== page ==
Code:Prolog (SICStus, Quintus and Arity)
References:Grobelnik 1992

MARKUS, a derivative of Shapiro's Model Inference System MIS, induces Prolog programs from positive and negative examples. MARKUS employs a covering strategy as, e.g., FOIL. It induces clauses with functions and is able to start induction with a preliminary incomplete or inconsistent definition of the target predicate which is then refined.

For inducing single clauses, MARKUS searches a refinement graph. The search starts with the most general clause which is specialised by applying the refinement operators taken over from MIS. In contrast to MIS, MARKUS generates an optimal refinement graph, i.e., a refinement graph without duplicate nodes, thus improving efficiency. The refinement graph is searched by iterative deepening search. When MARKUS encounters a clause covering at least one yet uncovered positive and no negative example, the clause is added to the predicate definition. Redundant clauses are removed from the predicate definition.

As MARKUS realizes an exhaustive search, restricting the hypothesis space is crucial for learning. Therefore, MARKUS offers elaborate mechanisms for explicit and implicit declaration of the language bias. First of all, the language bias which is defined implicitly by the refinement operator can be adjusted to the learning task by choosing the appropriate refinement operator, as MARKUS offers a refinement operator for learning DCG clauses and a general refinement operator for inducing logic programs. The application of the general refinement operator is guided by input/output mode declarations and type definitions for the arguments of the target and background predicates specified by the user. A set of parameters determines the form of clauses generated by the refinement operator. E.g., these parameters allow to define the maximum number of body literals, and the maximum structure depth of head arguments. For further tuning of the search space, the user can specify various concrete syntactic restrictions within individual type and background predicate definitions in a uniform manner. E.g., these restrictions make it possible to define argument symmetry or to prevent particular combinations of literals. MARKUS is a non-interactive learner, learning from positive and negative examples which offers various options for adjusting the system bias. It uses logic with functors and is able to generate hypothesis clauses with negated body literals. The background knowledge is defined intensionally. The user has to provide mode declarations and type definitions for the arguments of target and background predicates.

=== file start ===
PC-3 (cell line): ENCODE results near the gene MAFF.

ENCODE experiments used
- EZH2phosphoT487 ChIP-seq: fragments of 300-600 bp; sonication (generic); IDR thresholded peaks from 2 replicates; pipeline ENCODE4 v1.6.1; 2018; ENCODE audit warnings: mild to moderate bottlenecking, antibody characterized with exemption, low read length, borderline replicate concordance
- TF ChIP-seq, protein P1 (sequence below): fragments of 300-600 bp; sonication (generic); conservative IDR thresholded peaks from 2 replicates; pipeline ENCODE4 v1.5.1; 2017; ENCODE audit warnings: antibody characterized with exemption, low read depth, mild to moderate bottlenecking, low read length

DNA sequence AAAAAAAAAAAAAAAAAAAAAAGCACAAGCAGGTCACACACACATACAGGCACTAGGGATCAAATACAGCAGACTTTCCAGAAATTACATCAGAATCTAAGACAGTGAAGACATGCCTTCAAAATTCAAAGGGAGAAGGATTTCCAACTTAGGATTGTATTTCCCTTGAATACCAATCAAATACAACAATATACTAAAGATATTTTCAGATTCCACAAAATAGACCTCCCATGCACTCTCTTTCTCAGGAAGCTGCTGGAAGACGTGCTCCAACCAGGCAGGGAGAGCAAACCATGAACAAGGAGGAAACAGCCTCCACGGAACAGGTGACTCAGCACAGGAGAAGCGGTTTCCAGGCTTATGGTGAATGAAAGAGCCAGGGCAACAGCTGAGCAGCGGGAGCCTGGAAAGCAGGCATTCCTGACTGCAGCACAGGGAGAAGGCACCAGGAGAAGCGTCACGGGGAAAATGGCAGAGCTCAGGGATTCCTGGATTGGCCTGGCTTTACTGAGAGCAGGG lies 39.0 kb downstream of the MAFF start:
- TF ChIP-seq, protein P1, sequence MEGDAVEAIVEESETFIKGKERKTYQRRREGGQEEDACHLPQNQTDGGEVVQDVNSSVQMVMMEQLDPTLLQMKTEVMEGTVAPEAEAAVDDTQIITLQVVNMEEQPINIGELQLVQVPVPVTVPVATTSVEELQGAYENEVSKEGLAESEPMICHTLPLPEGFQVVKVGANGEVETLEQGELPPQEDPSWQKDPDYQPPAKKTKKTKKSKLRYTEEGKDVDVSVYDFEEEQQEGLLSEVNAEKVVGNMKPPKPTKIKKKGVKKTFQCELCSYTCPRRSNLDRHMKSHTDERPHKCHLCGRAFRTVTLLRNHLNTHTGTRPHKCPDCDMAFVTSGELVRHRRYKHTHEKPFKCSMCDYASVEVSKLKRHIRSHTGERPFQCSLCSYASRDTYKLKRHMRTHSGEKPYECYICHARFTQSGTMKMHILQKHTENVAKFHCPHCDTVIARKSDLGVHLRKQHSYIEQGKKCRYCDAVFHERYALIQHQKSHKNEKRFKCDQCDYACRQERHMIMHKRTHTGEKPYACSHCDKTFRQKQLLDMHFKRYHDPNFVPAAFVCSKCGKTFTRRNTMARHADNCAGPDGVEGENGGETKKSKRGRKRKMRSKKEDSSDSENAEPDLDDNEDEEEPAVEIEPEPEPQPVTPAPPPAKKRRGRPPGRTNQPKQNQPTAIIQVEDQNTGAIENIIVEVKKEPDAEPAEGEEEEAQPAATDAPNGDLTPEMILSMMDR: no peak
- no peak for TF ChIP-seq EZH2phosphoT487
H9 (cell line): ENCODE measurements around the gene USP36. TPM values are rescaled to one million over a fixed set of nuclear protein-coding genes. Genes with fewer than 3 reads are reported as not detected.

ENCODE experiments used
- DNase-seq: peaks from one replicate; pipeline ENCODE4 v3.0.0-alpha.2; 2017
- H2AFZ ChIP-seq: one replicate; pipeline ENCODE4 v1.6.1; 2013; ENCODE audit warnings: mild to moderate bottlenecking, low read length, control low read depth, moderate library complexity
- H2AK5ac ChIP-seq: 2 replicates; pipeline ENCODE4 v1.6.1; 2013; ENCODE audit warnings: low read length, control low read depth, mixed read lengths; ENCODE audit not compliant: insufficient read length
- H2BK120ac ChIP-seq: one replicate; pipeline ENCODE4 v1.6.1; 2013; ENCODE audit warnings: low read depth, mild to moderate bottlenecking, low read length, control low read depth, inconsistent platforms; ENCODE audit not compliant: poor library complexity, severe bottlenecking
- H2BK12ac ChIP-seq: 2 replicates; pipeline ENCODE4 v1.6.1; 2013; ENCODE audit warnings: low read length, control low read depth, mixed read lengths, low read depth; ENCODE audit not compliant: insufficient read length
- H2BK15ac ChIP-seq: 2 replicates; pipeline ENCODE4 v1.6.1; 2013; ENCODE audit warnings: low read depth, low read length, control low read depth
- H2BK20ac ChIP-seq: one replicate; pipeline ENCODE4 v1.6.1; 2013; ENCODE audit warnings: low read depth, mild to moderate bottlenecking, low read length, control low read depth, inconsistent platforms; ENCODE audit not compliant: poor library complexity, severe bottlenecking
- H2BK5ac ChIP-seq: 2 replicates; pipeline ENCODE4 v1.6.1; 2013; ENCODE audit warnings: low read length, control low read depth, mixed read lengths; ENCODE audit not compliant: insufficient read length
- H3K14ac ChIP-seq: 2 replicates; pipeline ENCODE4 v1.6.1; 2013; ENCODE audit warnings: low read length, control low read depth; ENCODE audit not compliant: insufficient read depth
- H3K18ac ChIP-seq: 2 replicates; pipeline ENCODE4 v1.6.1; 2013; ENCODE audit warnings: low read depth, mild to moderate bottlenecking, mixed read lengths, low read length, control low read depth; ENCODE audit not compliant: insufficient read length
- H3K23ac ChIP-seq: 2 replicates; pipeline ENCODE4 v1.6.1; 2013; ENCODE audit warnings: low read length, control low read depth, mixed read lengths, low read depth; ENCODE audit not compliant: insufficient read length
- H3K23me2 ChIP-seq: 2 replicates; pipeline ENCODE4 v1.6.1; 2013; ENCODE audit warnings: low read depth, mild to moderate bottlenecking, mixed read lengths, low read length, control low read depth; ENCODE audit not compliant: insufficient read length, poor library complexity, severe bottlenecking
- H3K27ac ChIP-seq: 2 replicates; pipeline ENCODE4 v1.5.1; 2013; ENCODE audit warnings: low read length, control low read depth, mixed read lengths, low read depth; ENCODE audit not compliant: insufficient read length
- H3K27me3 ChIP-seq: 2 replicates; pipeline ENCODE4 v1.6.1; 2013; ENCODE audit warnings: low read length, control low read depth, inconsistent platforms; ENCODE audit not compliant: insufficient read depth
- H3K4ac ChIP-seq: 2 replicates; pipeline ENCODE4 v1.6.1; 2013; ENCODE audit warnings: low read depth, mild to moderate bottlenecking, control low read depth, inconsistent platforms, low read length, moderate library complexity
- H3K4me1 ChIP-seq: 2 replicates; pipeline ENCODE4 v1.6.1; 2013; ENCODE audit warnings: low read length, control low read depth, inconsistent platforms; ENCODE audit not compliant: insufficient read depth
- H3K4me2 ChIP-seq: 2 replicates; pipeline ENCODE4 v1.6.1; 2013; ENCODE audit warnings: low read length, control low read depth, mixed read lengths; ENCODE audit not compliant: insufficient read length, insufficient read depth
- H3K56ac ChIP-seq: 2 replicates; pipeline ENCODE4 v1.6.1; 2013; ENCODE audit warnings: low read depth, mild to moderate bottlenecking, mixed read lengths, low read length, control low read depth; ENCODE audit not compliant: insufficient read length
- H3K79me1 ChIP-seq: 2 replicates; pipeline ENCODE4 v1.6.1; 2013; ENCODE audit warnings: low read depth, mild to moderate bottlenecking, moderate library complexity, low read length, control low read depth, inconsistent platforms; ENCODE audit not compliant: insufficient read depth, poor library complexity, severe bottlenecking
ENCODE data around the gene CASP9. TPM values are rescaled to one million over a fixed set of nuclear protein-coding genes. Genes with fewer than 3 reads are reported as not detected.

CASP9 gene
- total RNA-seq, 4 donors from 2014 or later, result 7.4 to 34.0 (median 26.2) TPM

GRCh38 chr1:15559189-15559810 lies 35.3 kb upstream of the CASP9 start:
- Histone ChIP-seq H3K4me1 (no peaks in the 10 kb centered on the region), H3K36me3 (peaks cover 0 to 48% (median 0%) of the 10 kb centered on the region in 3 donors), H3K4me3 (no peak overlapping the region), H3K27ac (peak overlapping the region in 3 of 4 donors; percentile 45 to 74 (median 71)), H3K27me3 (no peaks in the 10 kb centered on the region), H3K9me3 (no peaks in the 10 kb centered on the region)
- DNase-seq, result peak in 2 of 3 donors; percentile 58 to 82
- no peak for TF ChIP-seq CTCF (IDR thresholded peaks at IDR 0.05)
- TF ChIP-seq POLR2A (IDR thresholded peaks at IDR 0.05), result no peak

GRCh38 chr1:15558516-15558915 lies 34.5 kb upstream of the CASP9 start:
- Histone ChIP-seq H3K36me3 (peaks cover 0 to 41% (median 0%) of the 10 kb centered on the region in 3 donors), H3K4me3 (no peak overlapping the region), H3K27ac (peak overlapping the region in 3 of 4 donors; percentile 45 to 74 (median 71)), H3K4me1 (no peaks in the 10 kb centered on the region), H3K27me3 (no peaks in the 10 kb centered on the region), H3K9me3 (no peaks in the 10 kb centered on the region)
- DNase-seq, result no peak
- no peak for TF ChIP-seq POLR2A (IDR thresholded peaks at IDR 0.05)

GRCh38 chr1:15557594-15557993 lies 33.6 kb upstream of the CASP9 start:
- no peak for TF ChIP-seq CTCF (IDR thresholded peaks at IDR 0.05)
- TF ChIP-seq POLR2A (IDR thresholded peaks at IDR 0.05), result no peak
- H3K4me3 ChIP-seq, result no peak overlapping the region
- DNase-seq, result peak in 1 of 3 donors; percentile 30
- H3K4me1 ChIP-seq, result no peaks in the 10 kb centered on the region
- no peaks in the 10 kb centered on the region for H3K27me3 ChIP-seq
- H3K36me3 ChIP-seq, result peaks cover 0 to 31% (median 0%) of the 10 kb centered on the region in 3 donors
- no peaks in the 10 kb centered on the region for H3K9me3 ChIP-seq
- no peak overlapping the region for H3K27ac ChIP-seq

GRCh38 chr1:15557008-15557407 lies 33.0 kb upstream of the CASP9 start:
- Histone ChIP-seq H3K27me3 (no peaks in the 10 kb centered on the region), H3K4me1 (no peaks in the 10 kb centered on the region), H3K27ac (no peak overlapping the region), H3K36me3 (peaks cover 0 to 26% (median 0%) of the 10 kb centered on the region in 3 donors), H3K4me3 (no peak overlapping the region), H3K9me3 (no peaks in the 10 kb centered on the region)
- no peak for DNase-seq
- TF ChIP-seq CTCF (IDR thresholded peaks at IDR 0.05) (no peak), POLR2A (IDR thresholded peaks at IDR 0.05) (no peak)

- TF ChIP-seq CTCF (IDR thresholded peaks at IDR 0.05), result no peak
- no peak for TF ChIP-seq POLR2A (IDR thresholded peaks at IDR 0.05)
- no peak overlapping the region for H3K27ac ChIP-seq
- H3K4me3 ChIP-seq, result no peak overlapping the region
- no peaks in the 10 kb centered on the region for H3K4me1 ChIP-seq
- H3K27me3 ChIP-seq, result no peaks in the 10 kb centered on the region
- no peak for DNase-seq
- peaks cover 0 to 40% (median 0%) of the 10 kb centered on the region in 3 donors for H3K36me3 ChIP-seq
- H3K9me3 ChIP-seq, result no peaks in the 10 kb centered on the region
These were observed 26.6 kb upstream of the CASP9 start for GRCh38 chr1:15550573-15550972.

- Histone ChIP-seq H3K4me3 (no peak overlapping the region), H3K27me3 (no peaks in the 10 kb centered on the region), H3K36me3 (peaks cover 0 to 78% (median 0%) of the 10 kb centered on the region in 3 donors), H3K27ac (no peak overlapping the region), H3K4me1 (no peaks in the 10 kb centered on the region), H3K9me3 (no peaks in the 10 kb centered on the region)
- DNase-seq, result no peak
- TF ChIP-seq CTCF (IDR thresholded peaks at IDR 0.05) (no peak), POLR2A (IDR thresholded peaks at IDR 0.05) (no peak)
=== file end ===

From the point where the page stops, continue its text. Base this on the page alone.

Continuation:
1. M. Grobelnik. MARKUS: An optimized model inference system. In C. Rouveirol, editor, Proceedings of the ECAI-92 Workshop on Logical Approaches to Machine Learning, 1992.
  2. M. Grobelnik. Induction of Prolog programs with MARKUS. In Y. Deville, editor, Proceedings of the 3rd International Workshop on Logic Program Synthesis and Transformation. Workshops in Computing, Springer-Verlag, 1993.
  3. E.Y. Shapiro. Algorithmic Program Debugging. The MIT Press, 1983.

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